Jets to Brazil; Grand Drive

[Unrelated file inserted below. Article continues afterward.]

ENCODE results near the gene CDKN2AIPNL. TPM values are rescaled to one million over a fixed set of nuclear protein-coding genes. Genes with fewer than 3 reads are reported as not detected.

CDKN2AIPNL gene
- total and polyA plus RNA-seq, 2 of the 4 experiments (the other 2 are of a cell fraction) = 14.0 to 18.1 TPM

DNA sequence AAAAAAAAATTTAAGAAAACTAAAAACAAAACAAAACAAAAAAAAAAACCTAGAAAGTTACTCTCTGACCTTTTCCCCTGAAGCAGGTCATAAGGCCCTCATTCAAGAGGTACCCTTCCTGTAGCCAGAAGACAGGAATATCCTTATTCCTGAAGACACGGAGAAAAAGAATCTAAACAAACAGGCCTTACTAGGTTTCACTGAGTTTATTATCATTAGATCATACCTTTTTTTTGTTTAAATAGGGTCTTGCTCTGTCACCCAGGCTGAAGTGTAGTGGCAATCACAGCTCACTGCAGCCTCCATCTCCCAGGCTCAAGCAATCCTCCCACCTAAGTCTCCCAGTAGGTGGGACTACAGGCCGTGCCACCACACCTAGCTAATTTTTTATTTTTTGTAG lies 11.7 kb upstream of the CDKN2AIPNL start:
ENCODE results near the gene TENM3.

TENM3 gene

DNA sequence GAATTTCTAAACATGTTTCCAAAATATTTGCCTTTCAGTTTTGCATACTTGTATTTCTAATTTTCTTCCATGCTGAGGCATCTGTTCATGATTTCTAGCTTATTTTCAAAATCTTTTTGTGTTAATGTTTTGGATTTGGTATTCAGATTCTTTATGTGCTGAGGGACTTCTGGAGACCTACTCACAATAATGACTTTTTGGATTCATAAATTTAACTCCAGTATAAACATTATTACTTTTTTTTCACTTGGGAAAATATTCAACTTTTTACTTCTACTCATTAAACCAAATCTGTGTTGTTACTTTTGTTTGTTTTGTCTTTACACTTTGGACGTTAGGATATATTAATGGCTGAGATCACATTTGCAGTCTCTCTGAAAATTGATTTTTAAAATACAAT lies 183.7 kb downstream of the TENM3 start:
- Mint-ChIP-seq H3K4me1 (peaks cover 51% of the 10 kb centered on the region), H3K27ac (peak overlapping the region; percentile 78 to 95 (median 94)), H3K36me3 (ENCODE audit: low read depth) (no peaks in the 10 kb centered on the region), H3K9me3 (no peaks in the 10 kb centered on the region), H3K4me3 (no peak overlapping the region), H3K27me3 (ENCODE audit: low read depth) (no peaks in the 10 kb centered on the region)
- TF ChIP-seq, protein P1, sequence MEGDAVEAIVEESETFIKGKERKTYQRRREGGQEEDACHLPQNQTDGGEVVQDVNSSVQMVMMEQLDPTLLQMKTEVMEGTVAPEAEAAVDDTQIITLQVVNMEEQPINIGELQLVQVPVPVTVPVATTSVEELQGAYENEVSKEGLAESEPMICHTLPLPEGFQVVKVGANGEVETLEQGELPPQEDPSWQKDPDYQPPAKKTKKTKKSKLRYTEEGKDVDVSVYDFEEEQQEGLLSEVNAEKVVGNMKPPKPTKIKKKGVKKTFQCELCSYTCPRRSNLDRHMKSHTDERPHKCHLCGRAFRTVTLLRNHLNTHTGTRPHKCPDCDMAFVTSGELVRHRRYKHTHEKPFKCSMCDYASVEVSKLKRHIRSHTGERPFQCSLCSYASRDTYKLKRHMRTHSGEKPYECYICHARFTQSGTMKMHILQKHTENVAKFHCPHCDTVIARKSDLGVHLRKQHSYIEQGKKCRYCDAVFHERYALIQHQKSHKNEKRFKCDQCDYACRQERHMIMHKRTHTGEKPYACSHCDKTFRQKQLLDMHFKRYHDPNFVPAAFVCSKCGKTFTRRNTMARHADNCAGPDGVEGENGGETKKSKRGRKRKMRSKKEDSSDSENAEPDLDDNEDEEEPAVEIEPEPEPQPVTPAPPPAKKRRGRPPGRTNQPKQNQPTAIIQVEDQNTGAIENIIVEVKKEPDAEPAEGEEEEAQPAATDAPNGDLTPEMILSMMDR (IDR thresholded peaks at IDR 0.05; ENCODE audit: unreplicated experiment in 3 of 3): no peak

Two helpings of rootsy strum-and-twang from unexpected sources this week, beginning with an appearance by the hardy indie vets in Jets to Brazil at Trees on Friday night. Singer-guitarist Blake Schwarzenbach, as every magazine and newspaper profile written for the rest of his life will happily inform you, used to front the fervent Bay Area pop-punk trio Jawbreaker, a band loved by many proud denizens of the underground and ignored by many more mainstream rock fans once the group signed to a major label. Perfecting Loneliness, the third album Schwarzenbach's released with the Jets, feels like the product of someone carrying around that kind of baggage: It's handsome but ragged guitar-rock whose little stylistic touches--staticky field recordings, yawning lap steel, lots of creamy keybs--attempt to soften the blow of Schwarzenbach's inevitable and time-tested melancholy. Most of the time they don't succeed. The urban cowboys in London's Grand Drive, at Gypsy Tea Room on Monday, fare better on their new self-titled CD, a made-for-Yanks collection of cuts from the group's three U.K.-only full-lengths. Songwriters (and brothers) Danny and Julian Wilson hit all the thematic bases you'd expect them to--"It's hard when you feel that no one really cares," "I can barely recognize this place," "I'll be in a bar/I'll sit by the door"--but their breezy West Coast arrangements and knot-tight harmonies make the familiarity comfortable, not tedious. Who'll join the coalition of the willing to support English Americana?


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